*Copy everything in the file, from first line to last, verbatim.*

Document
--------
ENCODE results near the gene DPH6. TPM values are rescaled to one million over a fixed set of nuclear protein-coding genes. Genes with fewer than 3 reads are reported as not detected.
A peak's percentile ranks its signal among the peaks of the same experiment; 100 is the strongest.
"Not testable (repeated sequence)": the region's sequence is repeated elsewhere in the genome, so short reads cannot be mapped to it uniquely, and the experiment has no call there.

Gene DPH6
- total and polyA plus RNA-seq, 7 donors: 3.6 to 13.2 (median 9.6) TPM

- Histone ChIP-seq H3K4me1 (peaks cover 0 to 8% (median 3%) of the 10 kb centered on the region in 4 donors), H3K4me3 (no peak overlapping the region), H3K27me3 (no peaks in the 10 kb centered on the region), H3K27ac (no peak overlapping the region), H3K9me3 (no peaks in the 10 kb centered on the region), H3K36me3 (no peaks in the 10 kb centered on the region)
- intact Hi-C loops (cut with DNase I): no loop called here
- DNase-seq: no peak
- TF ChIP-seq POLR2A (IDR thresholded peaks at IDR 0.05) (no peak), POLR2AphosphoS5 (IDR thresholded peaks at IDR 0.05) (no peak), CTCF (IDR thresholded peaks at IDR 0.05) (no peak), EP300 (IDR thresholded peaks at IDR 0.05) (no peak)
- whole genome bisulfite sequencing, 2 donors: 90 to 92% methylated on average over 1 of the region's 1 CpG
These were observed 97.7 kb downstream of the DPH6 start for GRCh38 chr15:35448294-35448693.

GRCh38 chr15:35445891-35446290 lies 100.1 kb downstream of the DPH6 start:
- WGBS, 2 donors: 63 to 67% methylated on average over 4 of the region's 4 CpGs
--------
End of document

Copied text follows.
ENCODE results near the gene DPH6. TPM values are rescaled to one million over a fixed set of nuclear protein-coding genes. Genes with fewer than 3 reads are reported as not detected.
A peak's percentile ranks its signal among the peaks of the same experiment; 100 is the strongest.
"Not testable (repeated sequence)": the region's sequence is repeated elsewhere in the genome, so short reads cannot be mapped to it uniquely, and the experiment has no call there.

Gene DPH6
- total and polyA plus RNA-seq, 7 donors: 3.6 to 13.2 (median 9.6) TPM

- Histone ChIP-seq H3K4me1 (peaks cover 0 to 8% (median 3%) of the 10 kb centered on the region in 4 donors), H3K4me3 (no peak overlapping the region), H3K27me3 (no peaks in the 10 kb centered on the region), H3K27ac (no peak overlapping the region), H3K9me3 (no peaks in the 10 kb centered on the region), H3K36me3 (no peaks in the 10 kb centered on the region)
- intact Hi-C loops (cut with DNase I): no loop called here
- DNase-seq: no peak
- TF ChIP-seq POLR2A (IDR thresholded peaks at IDR 0.05) (no peak), POLR2AphosphoS5 (IDR thresholded peaks at IDR 0.05) (no peak), CTCF (IDR thresholded peaks at IDR 0.05) (no peak), EP300 (IDR thresholded peaks at IDR 0.05) (no peak)
- whole genome bisulfite sequencing, 2 donors: 90 to 92% methylated on average over 1 of the region's 1 CpG
These were observed 97.7 kb downstream of the DPH6 start for GRCh38 chr15:35448294-35448693.

GRCh38 chr15:35445891-35446290 lies 100.1 kb downstream of the DPH6 start:
- WGBS, 2 donors: 63 to 67% methylated on average over 4 of the region's 4 CpGs